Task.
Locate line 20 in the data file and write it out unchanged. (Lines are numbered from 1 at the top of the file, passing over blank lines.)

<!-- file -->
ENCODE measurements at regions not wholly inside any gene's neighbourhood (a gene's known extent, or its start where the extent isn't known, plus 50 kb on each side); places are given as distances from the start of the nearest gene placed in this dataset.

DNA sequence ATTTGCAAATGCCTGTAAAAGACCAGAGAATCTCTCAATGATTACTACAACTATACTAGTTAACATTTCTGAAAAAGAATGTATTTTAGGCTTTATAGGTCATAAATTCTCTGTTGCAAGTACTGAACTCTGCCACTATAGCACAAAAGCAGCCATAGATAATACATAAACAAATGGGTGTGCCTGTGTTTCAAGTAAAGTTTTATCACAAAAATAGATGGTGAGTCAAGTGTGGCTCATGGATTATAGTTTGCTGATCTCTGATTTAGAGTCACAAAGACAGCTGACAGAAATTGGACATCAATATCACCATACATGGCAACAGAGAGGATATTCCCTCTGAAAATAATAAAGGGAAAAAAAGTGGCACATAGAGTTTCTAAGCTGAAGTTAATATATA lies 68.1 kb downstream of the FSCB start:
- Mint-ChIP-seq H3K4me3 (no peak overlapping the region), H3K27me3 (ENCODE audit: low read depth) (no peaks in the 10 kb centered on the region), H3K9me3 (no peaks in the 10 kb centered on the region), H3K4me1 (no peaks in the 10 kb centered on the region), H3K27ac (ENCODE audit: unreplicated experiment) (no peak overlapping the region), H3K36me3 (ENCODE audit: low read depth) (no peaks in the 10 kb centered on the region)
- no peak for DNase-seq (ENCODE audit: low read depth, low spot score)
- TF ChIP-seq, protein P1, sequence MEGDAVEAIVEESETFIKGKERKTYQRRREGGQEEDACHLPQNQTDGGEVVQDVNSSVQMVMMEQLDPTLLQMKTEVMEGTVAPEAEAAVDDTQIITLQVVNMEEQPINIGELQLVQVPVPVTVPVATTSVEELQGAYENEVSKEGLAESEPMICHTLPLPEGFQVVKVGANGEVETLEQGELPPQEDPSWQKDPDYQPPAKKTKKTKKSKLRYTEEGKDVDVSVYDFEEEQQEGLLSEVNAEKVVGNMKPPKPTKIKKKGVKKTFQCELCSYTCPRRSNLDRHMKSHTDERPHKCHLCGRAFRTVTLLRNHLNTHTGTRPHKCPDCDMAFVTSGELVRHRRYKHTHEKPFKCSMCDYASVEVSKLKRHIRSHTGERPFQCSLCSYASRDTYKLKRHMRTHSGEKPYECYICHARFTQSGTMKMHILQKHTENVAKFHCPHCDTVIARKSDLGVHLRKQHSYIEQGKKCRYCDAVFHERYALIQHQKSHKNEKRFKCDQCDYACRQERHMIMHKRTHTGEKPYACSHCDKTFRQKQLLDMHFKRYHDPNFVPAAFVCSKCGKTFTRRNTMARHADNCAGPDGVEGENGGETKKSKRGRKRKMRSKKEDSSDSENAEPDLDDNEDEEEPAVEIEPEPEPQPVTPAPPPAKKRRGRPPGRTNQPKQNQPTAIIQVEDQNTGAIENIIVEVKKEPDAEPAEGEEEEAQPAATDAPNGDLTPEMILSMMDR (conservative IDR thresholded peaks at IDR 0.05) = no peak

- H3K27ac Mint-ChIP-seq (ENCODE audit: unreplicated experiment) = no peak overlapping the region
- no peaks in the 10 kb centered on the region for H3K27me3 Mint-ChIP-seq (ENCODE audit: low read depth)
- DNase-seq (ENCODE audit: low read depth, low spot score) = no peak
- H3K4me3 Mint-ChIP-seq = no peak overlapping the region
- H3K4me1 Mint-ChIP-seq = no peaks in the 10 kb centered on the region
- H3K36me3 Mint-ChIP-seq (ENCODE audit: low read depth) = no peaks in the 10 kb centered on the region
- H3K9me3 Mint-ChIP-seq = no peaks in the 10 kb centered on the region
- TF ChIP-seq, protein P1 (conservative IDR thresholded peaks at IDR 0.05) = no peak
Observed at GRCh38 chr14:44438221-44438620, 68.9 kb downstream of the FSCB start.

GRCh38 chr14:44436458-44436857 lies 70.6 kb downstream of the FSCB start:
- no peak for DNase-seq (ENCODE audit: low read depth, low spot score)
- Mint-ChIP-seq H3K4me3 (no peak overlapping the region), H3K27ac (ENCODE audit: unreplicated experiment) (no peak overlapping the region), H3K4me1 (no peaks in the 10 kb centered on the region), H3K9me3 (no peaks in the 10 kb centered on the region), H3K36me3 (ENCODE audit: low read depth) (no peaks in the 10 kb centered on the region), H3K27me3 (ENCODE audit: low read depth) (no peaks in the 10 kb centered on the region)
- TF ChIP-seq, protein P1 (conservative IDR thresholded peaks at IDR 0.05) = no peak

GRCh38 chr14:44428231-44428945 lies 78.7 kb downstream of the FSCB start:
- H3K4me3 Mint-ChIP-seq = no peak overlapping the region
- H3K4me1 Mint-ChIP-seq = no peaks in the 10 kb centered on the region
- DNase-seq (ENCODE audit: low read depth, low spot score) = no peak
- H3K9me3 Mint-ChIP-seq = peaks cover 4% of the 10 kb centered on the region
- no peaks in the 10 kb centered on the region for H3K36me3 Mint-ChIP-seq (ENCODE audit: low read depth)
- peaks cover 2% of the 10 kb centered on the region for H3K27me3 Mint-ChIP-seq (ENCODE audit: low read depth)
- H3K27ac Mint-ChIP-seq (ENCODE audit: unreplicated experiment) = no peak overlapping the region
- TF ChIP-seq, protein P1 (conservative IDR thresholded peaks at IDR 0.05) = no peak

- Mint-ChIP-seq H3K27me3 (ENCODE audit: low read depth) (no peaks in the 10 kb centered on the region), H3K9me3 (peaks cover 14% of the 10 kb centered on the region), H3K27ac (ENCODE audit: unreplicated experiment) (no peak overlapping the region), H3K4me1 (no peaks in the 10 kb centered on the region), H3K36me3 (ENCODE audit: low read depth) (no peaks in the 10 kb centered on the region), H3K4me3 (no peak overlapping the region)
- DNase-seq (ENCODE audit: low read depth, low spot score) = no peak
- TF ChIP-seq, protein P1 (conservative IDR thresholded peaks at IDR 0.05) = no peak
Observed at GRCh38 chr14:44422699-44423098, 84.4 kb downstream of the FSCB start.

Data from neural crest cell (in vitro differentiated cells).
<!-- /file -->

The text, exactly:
- H3K4me3 Mint-ChIP-seq = no peak overlapping the region